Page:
What is black culture? Does it have an essence? What do we lose and gain by assuming that it does, and by building our laws accordingly? This bold and provocative book questions the common presumption of political multiculturalism that social categories such as race, ethnicity, gender, and sexuality are defined by distinctive cultural practices.
Richard Ford argues against law reform proposals that would attempt to apply civil rights protections to "cultural difference." Unlike many criticisms of multiculturalism, which worry about "reverse discrimination" or the erosion of core Western cultural values, the book's argument is primarily focused on the adverse effects of multicultural rhetoric and multicultural rights on their supposed beneficiaries.
In clear and compelling prose, Ford argues that multicultural accounts of cultural difference do not accurately describe the practices of social groups. Instead these accounts are prescriptive: they attempt to canonize a narrow, parochial, and contestable set of ideas about appropriate group culture and to discredit more cosmopolitan lifestyles, commitments, and values.
The book argues that far from remedying discrimination and status hierarchy, "cultural rights" share the ideological presuppositions, and participate in the discursive and institutional practices, of racism, sexism, and homophobia. Ford offers specific examples in support of this thesis, in diverse contexts such as employment discrimination, affirmative action, and transracial adoption.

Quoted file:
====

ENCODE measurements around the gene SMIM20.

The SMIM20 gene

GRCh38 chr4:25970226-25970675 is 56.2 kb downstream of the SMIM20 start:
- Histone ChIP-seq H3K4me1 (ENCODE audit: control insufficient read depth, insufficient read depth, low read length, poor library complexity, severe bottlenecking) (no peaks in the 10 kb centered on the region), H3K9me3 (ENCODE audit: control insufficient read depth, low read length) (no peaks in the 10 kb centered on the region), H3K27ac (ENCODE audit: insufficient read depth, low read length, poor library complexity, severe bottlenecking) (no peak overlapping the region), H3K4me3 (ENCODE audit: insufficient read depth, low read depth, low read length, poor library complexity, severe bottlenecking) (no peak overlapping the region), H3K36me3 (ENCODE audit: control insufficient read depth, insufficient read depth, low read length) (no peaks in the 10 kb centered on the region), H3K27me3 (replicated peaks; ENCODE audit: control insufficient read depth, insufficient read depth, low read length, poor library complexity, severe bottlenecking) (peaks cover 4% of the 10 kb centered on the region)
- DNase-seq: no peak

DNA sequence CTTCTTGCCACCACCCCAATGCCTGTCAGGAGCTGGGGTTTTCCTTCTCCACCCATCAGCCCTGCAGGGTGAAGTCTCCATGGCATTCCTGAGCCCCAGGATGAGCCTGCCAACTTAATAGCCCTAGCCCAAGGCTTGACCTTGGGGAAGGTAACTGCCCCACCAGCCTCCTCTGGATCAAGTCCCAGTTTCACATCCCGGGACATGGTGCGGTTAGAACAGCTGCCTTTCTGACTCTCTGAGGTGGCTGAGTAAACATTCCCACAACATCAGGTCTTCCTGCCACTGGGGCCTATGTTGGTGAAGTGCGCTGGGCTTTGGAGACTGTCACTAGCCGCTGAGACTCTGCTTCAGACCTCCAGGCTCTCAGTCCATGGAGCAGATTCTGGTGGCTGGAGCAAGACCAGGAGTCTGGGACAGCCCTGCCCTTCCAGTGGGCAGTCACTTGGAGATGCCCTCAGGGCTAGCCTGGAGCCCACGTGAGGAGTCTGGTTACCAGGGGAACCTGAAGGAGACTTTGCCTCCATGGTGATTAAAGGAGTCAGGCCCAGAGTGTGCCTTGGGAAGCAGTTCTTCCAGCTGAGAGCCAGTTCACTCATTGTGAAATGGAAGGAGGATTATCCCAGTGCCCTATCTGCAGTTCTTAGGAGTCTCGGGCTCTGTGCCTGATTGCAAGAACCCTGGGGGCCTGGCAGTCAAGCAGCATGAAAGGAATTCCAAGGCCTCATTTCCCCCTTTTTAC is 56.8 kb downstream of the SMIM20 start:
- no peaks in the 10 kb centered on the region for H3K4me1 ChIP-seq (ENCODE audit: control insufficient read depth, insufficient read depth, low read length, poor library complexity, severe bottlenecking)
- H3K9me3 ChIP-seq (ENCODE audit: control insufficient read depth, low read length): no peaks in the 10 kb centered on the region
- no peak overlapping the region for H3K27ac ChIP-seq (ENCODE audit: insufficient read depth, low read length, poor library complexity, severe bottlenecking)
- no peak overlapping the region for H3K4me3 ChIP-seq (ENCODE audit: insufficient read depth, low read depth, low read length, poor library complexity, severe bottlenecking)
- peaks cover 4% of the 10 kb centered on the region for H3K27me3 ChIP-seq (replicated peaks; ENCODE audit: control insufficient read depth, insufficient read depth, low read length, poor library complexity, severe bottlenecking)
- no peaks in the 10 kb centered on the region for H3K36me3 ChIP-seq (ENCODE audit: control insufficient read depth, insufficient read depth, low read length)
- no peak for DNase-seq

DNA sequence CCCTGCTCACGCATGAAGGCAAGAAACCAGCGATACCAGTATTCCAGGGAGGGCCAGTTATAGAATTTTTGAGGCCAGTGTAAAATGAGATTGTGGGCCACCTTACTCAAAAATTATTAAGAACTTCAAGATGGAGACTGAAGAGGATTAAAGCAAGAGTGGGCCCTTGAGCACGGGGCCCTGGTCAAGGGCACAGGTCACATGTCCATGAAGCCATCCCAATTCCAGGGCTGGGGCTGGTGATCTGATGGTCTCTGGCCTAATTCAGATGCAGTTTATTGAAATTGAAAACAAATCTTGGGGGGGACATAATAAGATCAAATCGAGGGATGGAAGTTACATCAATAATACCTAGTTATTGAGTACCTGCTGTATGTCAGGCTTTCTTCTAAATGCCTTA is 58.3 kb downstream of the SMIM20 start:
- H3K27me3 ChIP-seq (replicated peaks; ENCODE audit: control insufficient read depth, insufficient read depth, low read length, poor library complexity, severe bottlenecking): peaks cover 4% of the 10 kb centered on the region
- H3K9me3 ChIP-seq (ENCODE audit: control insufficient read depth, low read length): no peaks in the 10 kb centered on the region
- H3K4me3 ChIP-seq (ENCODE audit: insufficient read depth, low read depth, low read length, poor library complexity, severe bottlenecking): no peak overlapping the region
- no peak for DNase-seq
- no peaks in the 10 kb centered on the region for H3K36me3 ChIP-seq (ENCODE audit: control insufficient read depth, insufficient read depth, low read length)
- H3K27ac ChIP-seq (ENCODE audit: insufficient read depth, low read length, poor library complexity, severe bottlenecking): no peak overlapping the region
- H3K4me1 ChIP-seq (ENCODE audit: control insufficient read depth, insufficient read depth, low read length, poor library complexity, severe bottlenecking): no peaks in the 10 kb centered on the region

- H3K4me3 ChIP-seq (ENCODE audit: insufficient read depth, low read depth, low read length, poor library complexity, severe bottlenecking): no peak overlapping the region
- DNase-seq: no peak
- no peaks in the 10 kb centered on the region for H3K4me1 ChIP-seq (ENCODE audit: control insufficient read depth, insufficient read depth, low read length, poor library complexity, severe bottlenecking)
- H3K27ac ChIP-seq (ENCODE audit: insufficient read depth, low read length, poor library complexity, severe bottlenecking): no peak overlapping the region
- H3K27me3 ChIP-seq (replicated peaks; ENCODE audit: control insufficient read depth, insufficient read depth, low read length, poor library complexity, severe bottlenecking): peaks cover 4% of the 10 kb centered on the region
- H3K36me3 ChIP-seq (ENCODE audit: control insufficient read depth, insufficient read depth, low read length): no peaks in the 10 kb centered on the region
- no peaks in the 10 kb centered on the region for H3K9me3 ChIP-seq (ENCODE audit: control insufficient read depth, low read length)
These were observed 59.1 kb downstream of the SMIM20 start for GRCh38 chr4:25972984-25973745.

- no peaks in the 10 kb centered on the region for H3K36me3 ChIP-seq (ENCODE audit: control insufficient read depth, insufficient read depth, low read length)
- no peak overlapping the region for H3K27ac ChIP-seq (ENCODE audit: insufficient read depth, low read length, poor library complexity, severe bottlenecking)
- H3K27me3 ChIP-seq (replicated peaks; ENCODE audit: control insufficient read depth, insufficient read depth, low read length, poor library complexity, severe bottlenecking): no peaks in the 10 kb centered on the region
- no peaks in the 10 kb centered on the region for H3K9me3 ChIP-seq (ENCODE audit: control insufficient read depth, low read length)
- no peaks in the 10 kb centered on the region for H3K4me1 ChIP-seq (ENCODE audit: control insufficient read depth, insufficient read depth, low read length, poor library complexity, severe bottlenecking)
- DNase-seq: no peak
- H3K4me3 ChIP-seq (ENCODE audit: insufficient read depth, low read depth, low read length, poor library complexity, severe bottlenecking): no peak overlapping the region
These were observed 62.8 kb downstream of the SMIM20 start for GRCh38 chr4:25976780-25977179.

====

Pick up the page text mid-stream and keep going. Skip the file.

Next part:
This is a major contribution to our understanding of today's politics of race, by one of the most distinctive and important young voices in America's legal academy.
A well-informed polemic
Richard Ford is a law professor at Stanford, and his book "Racial Culture : A Critique" is a reaction to a particularly robust form of multiculturalism,
which he terms "difference discourse." He takes the reader through a story where activists began to combat perceived white dominance by emphasizing the differences between Black and white culture. They didn't do a great job of seeing if the differences they were talking about (1) even existed or (2) were worth celebrating. And then the "difference discourse" took on a life of its own, holding Black people up to a racial authenticity test that would previously have been unheard of, and convincing white people that, yes, Blacks really were different than them. Worst of all, dishonest brokers, forced by the Supreme Court to show that "diversity" is so profound that it is a compelling state interest, now largely peddle this "difference discourse." A noble intention has become mired in its own logic.